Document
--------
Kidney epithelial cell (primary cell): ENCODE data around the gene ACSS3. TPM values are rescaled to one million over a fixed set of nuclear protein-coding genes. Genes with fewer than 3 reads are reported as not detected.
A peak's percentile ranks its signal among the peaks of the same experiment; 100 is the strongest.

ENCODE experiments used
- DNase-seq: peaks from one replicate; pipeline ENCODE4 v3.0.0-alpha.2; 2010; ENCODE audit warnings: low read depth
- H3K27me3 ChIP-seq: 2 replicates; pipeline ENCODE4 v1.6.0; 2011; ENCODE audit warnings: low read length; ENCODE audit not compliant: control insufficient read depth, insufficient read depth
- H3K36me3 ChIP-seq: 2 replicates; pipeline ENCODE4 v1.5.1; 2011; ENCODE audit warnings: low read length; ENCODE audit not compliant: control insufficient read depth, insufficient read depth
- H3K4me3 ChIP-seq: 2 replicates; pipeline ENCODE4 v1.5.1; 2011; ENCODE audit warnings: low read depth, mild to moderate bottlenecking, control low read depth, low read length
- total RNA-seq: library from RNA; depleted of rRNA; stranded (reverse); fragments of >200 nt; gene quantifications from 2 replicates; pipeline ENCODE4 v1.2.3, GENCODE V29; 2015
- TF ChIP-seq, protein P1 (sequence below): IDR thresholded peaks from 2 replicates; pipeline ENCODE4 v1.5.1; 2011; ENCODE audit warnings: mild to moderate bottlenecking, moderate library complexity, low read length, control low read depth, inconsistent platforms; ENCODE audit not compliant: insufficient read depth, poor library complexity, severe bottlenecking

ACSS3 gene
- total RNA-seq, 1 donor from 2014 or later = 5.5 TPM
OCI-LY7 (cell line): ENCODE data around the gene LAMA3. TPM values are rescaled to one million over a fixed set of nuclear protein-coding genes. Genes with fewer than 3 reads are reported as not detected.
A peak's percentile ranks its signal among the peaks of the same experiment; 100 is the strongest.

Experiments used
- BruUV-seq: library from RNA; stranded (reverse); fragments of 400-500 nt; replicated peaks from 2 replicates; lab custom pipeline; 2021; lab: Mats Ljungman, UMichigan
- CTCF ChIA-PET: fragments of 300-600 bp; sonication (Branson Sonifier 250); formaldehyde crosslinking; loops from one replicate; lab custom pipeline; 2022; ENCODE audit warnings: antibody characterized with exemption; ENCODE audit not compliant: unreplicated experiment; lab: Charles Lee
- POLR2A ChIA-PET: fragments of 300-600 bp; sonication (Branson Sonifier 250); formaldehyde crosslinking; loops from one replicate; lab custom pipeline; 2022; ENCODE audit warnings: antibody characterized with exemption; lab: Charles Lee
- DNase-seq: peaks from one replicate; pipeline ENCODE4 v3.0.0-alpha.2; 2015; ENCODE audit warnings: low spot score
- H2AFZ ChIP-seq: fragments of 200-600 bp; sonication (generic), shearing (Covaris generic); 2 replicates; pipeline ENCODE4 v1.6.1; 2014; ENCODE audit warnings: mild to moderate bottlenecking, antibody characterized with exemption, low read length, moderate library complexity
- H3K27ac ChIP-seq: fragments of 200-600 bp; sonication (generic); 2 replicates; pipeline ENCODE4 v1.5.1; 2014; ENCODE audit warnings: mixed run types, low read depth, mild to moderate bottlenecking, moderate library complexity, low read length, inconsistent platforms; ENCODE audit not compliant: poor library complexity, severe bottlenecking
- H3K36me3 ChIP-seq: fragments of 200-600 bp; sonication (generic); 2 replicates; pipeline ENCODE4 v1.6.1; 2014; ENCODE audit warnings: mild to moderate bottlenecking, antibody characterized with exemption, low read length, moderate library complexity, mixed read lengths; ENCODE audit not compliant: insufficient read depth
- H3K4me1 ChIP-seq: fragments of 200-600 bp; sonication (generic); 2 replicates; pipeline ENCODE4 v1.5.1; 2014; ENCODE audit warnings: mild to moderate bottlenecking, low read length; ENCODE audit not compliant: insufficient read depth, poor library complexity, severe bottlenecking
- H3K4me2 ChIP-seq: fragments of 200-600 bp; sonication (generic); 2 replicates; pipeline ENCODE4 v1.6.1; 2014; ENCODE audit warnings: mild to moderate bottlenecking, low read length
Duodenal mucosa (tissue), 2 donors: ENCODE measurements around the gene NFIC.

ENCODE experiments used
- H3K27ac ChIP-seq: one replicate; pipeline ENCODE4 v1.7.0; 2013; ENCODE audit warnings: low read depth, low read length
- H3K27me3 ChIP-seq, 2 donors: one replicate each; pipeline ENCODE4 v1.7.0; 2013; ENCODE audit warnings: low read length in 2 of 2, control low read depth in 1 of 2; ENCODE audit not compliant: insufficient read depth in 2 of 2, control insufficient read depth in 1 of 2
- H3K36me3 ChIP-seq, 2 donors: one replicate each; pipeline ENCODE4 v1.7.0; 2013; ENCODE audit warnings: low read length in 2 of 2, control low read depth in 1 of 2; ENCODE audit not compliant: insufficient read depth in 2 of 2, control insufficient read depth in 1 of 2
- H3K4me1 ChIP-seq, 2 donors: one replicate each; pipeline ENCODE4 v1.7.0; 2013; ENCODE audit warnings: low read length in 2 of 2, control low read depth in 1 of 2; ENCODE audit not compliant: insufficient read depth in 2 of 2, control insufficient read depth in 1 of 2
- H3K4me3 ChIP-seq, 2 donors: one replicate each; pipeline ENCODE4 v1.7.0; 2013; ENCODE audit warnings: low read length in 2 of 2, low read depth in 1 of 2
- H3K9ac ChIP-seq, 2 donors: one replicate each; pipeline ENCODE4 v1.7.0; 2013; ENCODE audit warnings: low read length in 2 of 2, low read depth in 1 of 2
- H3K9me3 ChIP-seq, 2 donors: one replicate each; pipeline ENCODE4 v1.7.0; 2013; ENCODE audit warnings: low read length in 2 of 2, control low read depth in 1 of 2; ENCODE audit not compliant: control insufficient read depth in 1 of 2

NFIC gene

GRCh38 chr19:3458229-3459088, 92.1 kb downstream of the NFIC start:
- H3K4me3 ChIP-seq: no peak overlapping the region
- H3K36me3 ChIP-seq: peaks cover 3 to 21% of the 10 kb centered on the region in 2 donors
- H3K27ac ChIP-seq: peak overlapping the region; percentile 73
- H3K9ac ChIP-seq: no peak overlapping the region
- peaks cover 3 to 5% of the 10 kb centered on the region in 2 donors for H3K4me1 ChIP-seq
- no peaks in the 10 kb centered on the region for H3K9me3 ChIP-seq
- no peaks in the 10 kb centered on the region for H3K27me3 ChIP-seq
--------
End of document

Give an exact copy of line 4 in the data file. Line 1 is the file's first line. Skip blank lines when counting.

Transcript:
- DNase-seq: peaks from one replicate; pipeline ENCODE4 v3.0.0-alpha.2; 2010; ENCODE audit warnings: low read depth